Pink & Blue Mummyland

Pink and blue parenting through pink and blue moods….

From Unforgiveness to Freedom

on January 30, 2014

20140120-131612.jpg

In the Lord’s Prayer (in Matthew 6), Jesus introduces the concept that, if we don’t forgive, we can’t be forgiven, and it is on this premise that Sheila Walsh continues her journey of discovering the truth of who we are, in the chapter three of the Storm Inside: Navigating Treacherous Waters.

I’ve had a few things in my life recently that have challenged my thinking on forgiveness. I’ve always thought that the things in my that I have to work on forgiving are the big things – those things that anyone could see were hugely damaging. But recently I’ve been challenged in other areas – those things that other people might not even see but still deeply hurt. The other week, someone from church said something about me that wasn’t true – and didn’t say it to me, but to someone else who shared it with me later. The real challenge here was that it was someone I considered a friend. This hurt hugely and is made more complicated by the lingering thought – if she said it to someone once, how many times has it been said to people who weren’t brave enough to let me know? I know that this is something I need to forgive, but I’m finding it hard to let go of – the hurt feels like a betrayal, and I find myself paranoid about what other people are thinking. If I’m honest, I know I’m living in a state of unforgiveness and struggling to move on.

The good news here is that ongoing forgiving and forgiveness is not a salvation issue. Once we’re God’s children, we are guaranteed our room in Heaven, and nothing can change that. Forgiveness isn’t a Heavenly issue – it’s a worldly issue, something we have to deal with in our everyday life.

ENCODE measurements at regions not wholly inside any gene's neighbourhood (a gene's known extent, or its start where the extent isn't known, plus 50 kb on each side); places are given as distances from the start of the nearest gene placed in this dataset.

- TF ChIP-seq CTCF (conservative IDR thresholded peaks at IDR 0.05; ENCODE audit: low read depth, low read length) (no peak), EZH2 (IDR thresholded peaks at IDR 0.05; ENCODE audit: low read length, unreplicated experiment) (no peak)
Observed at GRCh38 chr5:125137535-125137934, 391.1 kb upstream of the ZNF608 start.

Sometimes, the things that bind us feel unforgivable. We struggle and strain under the weight of them, because they are so huge and life changing that we cannot see any way of ever forgiving the person who has wronged us. And you won’t hear me saying that it is easy, or that those things don’t matter. People can do horrible, damaging things, and you will never hear me or God saying that that’s ok. Or Sheila Walsh – she says, “Forgiveness is not about removing someone’s liability, but about setting our own hearts free.” (p51, italics mine). It’s also not about forgetting what someone has done, or saying it doesn’t matter, or saying that the perpetrator doesn’t have to accept the consequences of their actions. People hurt us, it’s true, but I agree with Sheila here – “I hold it all in one hand…and the cross of Christ in the other. Without that there would be no forgiveness and no mandate to forgive” (p49)

Forgiveness is about freedom. Unforgiveness binds us up inside so we can’t run free with Christ. Unless we forgive we cannot live free, and if we aren’t living free of what we have need to forgive, we can’t experience the freedom of having been forgiven. That sounds like a bit of a tongue twister, so let’s boil it down: The cross is all about freedom, and freedom is all about the cross! And that doesn’t only count in a personal way. Continuing from her thought about setting our own hearts free, Sheila brings our attention to a bigger truth – “Satan has nothing in his arsenal to combat forgiveness!” (p51). Forgiveness is our biggest and most effective weapon in the spiritual battle we fight each and every day.

After thinking on such a grand scale, my concern about hurtful comments made about me seems trivial. But nevertheless, they stop me living in close communion with God, and, if left to fester, will begin to control me. I can either chose to let that continue, or I can choose to forgive, set myself free from the hurt and paranoia, and let my character be shaped the perseverance it takes to follow God’s way even when we don’t feel like it. It’s not fair, but I don’t have to let that keep me from the freedom of knowing God and living by his commands. As a last quote from The Storm Inside: “Forgiveness is God’s gift to us in a world that’s not fair.” (p48)

image

Advertisements

One response to “From Unforgiveness to Freedom

Leave a Reply

Fill in your details below or click an icon to log in:

WordPress.com Logo

You are commenting using your WordPress.com account. Log Out / Change )

Twitter picture

You are commenting using your Twitter account. Log Out / Change )

Facebook photo

You are commenting using your Facebook account. Log Out / Change )

Google+ photo

You are commenting using your Google+ account. Log Out / Change )

Connecting to %s

%d bloggers like this: